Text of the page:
Some countries are blessed with natural resources, others are cursed. It’s been said that all the blessed ones are alike, they put the resources to good use, improving the people’s welfare in a sustainable manner. And for the cursed? More often than not, they struggle with political violence, especially when ethnic or religious fragmentation and weak institutions are a concern. Not surprisingly, it was Venezuela’s former Development Minister and OPEC Founder Perez Alfonso who christened oil the “Devil’s excrement.”
If natural resources could be the source of such evil, are there ways of “exorcising” them? Perhaps policymakers could try to prevent or resolve resource-related conflicts by sharing natural resource wealth with opposition groups or directly with the people. Would such a counter spell work?
A brief look at the evidence suggests that the answer to this question is a Delphic “yes, no, or maybe.” Yes, because fiscal decentralization was instrumental to the 2005 peace agreement between the Indonesian Government and the Aceh Freedom Movement. No, because in Colombia, the 1991 fiscal reform, which transferred more resources to local governments, made it easier for left-wing guerrilla groups and the paramilitary forces to appropriate revenues and finance armed operations. Maybe, because the sharing of oil revenues between Baghdad and the Kurdistan Regional Government may have helped to preserve the territorial integrity of Iraq until now; nevertheless, by enabling the Kurds to strengthen the Peshmerga fighters, it may end up supporting their bid for independence in the future.
In a recent study, we try to explain the reasons behind this mixed evidence.
First, the devolution of natural resource wealth to potential opposition groups helps to prevent political violence but—and this is a big but—only if the groups in power are willing to devolve a substantial share of the resources. Small transfers are more likely to trigger a conflict than to prevent it.
The reason is simple. Transfers affect the likelihood of conflict through two opposite channels. On the one hand, by leaving behind less resources to fight for, they reduce the incentives to take up arms (rent dissipation channel). On the other, by increasing the resources available to finance mobilization, they increase the capacity to fight (opportunity cost channel). Whereas the first effect makes conflict less likely, the second makes it more likely. When transfers are large, the former effect dominates; clearly, if all resources are transferred, nothing remains to be fought over. However, this is not true for small transfers; by leaving a substantial share of the natural resource rents up for grabs, such transfers may only end up removing those financial constraints that prevented the very insurgence of a civil conflict.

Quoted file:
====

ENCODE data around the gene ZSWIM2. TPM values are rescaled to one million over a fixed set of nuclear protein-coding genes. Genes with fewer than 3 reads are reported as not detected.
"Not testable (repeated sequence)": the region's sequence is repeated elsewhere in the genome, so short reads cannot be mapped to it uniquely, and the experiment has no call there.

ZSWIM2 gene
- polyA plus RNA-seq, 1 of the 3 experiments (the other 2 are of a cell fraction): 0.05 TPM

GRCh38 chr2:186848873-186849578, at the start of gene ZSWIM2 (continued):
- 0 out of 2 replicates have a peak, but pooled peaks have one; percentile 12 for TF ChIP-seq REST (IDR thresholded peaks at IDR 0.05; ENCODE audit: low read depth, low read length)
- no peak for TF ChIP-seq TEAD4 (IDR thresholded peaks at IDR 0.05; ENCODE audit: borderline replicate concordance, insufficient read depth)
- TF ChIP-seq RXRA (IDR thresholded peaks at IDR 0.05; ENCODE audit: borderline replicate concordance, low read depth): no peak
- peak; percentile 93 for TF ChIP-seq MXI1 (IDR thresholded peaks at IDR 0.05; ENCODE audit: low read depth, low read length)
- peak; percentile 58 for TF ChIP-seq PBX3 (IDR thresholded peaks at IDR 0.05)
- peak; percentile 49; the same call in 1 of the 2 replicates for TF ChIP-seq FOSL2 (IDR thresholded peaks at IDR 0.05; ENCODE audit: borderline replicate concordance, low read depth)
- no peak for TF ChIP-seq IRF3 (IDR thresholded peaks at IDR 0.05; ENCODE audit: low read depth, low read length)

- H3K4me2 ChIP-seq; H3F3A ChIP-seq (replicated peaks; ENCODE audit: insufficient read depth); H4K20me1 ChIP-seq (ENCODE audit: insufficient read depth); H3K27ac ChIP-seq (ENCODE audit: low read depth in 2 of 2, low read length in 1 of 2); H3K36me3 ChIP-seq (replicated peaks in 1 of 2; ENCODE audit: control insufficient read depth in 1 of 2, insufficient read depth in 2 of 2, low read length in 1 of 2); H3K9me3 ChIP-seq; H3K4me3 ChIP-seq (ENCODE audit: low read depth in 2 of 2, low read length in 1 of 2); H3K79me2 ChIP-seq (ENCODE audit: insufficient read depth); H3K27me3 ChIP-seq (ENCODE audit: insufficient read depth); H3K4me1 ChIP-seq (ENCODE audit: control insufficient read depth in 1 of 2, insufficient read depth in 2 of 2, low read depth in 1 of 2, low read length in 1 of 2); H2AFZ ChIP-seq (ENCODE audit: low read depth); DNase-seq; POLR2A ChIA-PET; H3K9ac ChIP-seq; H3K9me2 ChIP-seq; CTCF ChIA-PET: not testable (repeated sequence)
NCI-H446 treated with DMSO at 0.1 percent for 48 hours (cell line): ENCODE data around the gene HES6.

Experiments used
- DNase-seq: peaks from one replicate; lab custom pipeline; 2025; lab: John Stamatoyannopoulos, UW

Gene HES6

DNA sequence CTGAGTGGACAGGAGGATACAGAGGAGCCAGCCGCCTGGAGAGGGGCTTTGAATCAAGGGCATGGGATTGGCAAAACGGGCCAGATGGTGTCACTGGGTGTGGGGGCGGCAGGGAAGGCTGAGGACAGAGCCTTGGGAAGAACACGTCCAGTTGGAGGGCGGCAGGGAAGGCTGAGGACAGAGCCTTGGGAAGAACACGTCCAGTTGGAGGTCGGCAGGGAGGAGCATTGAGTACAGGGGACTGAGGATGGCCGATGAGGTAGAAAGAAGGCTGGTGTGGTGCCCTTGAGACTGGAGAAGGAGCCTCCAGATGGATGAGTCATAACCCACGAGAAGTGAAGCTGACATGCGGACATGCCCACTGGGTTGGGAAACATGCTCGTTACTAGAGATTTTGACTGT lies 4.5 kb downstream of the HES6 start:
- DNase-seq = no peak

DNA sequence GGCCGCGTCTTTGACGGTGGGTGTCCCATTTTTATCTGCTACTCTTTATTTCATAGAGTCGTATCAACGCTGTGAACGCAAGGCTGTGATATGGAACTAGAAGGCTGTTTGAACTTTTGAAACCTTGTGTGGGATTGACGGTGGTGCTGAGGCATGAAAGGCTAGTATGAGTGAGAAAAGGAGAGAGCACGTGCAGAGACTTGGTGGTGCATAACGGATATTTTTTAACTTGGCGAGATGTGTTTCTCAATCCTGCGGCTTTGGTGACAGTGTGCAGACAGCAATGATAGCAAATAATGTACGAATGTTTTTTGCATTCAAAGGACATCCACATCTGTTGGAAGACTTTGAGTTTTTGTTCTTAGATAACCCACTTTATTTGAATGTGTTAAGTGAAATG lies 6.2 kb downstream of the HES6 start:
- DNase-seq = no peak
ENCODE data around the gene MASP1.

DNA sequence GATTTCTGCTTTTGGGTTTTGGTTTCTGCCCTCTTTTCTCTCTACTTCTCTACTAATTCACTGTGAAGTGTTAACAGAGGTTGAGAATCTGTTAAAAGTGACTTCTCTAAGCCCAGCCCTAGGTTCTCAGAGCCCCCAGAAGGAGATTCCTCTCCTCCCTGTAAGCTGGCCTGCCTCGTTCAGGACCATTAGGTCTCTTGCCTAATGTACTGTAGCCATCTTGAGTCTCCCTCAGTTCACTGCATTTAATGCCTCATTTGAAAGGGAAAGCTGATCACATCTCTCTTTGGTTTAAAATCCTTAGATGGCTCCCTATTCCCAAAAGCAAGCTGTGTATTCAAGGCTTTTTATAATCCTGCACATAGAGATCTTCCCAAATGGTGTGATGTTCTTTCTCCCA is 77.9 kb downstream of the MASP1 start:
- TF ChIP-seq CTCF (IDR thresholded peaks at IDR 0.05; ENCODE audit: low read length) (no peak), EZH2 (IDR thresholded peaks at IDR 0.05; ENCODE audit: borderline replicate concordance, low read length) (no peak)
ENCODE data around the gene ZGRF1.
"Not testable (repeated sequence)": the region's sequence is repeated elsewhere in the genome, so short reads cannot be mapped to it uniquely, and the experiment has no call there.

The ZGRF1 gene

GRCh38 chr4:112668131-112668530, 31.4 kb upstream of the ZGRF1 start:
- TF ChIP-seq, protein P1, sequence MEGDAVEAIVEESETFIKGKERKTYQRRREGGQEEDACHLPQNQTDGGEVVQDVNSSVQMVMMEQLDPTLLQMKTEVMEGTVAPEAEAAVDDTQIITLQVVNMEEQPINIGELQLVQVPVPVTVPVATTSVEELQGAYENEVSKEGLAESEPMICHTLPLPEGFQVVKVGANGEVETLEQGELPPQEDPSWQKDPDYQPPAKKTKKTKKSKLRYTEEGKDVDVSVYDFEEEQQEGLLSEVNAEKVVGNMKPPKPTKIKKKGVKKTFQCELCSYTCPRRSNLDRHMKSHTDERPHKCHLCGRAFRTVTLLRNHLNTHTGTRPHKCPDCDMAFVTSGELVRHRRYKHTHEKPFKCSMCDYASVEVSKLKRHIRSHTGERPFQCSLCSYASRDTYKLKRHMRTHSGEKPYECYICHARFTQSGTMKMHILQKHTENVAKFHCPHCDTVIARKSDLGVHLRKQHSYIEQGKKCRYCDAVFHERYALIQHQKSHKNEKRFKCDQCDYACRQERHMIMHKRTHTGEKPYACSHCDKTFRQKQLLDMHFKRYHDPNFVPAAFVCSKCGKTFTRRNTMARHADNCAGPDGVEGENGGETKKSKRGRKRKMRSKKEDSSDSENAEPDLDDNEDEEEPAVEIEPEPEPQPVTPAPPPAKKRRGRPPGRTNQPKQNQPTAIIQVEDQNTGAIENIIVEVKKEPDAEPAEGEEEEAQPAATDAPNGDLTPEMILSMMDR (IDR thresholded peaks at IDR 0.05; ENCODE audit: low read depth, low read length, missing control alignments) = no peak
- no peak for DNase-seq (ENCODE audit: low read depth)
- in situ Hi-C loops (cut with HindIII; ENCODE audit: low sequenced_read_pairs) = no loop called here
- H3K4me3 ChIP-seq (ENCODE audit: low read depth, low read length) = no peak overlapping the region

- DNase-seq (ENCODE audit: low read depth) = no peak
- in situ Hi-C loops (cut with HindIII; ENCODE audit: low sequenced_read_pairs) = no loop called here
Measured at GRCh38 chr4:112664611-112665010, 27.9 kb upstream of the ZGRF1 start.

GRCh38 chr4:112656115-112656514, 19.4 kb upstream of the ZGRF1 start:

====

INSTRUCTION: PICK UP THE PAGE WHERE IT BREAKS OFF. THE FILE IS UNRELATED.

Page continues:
If the effects of small and large transfer programs are different, then the conventional public reform strategy of starting with small projects and, if they are successful, to scale them up over time would not work. This is unfortunate; often the best way of promoting political consensus for potentially controversial programs is to build them up gradually and, along the way, buy-in those who were skeptical.
Third, transferring the money to the people directly is more effective in preventing conflicts than transferring money to subnational governments. This is especially true when fiscal institutions are weak.
Indeed, an important question is whether the way in which oil wealth is transferred matters or not. In this respect, our view is that transferring the money directly to people, the Alaska way, as recently suggested by World Bank economists Shanta Devarajan and Marcelo Giugale, is more effective in preventing conflicts than transferring it to subnational governments. However, this is not necessarily because handing out resource rents enhances citizens’ scrutiny and hence strengthens fiscal institutions, per Shanta and Marcelo’s argument, but because the opportunity cost channel is weaker under direct transfers.
Direct transfers make it more difficult for secessionist subnational governments (or, more generally, opposition groups) to appropriate the resources. Thus, what makes direct transfers more appealing, at least from a conflict-prevention perspective, is the fact that raising taxes to finance civil conflict is difficult; the more difficult it is, the more desirable are direct transfers vis-à-vis fiscal transfers. However, we should note that where local taxation is inefficient, public goods and services are desperately needed, and fiscal transfers fare much better in promoting these. Thus, policymakers face a difficult trade off.
To be sure, this is a complex problem. Many factors determine whether transfers can prevent a civil war and whether the incumbent finds it in its self-interest to prevent political violence in such a way. However, one thing is for sure: There should be better mechanisms than political violence to allocate resources. And peace may still be for sale…
This blog was originally posted on Future Development.